Matthew Sanders: America needs to curb its appetite for violent media

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  • davidctr ,
    Jan. 18, 2013 3:48 p.m.

    Granted, America has an "appetite for violent media" and it can have an effect on people's behavior. Although, let's not blame media alone for "gun violence", let's blame (if you will) guns as well. Let's work things out. For example, now the Centers for Disease Control (CDC) will be free to research gun violence for first time in 17 years, to research the causes and prevention of gun violence. In addition, states need to act in contributing to reduce gun violence in the country. According to the New York Times, "State gun laws matter. Of the 10 states with the most restrictive laws, seven also have the lowest gun death rates, according to a study by the Law Center to Prevent Gun Violence. Similarly, lax gun laws correlate to a high level of gun deaths." Furthermore, President Obama recently presented 23 executive actions (gun-control proposals. Indeed, media can have a negative and lasting impact in people's behavior, nevertheless, gun control needs to be properly, and effectively addressed, examples? many.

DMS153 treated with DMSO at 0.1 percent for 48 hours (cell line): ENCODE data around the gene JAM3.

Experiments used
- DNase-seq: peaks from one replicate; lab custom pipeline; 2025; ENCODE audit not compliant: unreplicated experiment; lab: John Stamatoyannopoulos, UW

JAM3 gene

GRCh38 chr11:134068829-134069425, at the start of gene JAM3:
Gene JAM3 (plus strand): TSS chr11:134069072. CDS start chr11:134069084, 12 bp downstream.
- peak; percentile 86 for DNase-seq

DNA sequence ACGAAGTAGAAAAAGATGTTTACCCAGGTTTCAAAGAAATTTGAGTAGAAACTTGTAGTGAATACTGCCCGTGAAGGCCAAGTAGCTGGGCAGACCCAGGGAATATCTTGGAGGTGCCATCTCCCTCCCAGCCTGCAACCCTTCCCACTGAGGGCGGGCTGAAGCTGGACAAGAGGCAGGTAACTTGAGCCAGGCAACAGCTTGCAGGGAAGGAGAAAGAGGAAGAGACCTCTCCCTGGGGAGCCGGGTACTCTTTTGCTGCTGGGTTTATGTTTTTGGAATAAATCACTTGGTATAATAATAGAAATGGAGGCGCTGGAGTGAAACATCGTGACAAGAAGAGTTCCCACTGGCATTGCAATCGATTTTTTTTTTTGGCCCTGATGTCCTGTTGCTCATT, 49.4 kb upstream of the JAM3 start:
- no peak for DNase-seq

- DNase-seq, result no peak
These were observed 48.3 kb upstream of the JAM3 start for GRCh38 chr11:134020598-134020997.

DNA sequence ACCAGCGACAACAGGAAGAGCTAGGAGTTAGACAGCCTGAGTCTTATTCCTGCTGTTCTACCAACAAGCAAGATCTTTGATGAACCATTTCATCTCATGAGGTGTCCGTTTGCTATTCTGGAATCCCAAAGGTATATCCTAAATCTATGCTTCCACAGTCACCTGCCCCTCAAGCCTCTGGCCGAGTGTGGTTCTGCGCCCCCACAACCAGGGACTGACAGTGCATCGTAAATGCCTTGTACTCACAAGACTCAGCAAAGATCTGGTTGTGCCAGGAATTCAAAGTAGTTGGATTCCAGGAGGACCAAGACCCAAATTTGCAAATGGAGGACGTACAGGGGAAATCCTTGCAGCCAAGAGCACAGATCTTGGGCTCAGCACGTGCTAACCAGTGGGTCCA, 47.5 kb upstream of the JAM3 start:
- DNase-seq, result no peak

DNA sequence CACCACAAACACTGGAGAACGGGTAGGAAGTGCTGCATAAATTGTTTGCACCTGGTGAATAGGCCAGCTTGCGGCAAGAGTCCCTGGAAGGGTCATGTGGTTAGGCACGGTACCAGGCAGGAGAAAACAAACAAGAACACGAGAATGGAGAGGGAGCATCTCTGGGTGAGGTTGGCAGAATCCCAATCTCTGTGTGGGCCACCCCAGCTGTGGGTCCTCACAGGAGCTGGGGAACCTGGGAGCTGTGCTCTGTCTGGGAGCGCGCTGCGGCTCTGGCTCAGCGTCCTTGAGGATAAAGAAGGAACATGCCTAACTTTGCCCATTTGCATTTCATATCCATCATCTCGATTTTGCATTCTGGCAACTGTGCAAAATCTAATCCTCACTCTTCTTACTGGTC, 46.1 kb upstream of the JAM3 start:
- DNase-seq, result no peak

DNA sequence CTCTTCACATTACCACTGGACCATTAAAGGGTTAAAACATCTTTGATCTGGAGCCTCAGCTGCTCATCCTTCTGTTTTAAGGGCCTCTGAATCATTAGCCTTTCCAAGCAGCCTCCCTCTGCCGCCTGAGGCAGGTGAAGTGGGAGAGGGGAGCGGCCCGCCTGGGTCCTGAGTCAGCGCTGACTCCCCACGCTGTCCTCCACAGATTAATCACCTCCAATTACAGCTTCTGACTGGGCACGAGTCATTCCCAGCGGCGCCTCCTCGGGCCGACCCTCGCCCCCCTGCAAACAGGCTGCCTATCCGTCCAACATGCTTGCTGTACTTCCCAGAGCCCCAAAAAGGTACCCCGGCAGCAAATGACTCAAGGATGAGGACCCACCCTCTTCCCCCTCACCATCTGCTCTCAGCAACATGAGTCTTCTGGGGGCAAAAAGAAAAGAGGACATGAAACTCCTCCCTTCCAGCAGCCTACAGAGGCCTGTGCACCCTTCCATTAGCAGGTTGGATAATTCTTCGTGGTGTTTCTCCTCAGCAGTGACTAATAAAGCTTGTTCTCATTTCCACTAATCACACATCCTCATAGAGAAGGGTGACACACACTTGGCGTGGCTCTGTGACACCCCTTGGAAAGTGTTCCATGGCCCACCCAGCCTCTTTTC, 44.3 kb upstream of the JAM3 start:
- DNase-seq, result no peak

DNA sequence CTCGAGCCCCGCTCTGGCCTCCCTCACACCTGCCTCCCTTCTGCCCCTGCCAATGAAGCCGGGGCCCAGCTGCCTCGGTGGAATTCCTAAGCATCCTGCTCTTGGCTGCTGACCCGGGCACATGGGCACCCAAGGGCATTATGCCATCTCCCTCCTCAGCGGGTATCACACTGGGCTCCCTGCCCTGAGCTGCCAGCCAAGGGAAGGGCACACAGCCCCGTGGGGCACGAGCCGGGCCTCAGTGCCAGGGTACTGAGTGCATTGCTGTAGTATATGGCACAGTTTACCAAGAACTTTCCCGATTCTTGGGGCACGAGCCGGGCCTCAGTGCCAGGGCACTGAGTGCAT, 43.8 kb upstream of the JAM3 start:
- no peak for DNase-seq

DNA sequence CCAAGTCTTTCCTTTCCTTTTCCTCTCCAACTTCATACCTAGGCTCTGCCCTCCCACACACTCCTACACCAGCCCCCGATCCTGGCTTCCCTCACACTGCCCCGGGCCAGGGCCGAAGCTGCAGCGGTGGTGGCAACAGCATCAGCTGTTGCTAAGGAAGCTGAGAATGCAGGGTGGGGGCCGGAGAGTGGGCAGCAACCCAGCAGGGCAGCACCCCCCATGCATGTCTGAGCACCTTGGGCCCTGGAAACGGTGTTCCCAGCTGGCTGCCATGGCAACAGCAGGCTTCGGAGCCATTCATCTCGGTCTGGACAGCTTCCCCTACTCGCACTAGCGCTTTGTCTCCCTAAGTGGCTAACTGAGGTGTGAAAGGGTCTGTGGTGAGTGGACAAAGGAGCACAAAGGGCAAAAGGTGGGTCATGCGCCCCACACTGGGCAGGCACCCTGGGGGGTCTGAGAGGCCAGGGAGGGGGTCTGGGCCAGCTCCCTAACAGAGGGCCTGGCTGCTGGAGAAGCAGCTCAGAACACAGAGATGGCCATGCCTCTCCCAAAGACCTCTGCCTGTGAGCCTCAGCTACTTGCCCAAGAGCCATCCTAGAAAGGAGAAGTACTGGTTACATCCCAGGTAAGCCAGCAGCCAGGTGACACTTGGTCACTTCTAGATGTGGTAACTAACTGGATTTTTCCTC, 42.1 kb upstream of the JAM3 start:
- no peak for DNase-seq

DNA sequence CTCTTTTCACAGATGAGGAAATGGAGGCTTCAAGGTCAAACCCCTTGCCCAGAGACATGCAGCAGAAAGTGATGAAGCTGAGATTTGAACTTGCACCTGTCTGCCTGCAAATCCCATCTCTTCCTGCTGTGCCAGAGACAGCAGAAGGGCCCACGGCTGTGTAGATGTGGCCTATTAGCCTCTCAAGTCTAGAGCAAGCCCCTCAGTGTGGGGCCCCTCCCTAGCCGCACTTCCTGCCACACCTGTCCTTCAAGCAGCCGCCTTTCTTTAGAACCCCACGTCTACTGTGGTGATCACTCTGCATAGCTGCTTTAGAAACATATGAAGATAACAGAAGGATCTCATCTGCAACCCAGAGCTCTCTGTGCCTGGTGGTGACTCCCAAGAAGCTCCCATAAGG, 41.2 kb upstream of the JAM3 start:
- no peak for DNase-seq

• Tyler D Meridian, ID
    Jan. 18, 2013 2:48 p.m.

    I'm surprised no one has mentioned the quote at the beginning of the article. Assuming the Buddha was on to something, how does that truism inform the rest of this debate?

  • Mukkake Salt Lake City, UT
    Jan. 18, 2013 1:38 p.m.

    Plenty of countries have violent media. Plenty of countries have extensive gun ownership. Canada, Norway, and Sweden all come to mind. They also have much lower crime rates.

    But you know what these countries don't have? The Death Penalty.

    Nothing says a violent society like a government that coldly executes its own people.

  • Happy Valley Heretic Orem, UT
    Jan. 18, 2013 10:30 a.m.

    "America needs to curb its appetite for violent media’

    Why not "America needs to curb its appetite for violence."

    War after war, with a short break in the 70's secret wars conducted during Reagans regime, than bush1 little break with Clinton.

    I watch all the violent movies and not once have I thought about perpetrating a violent act.
    This has much more to do with mentally unstable people and all to easy access to weapons, than the millions and millions who see the movies and never act "like them."

    If a mesurable percentage of people exposed to violent movies acted out because of them, we'd be in trouble but statistically that just isn't the case.

  • Liberal Ted Salt Lake City, UT
    Jan. 18, 2013 9:56 a.m.

    It was mentioned that there is in esseence "hate speech" being used against the president. Hinting that it's the people on the right that have deep seated hatred and what has been suggested by some of the folks on the left as hidden racism.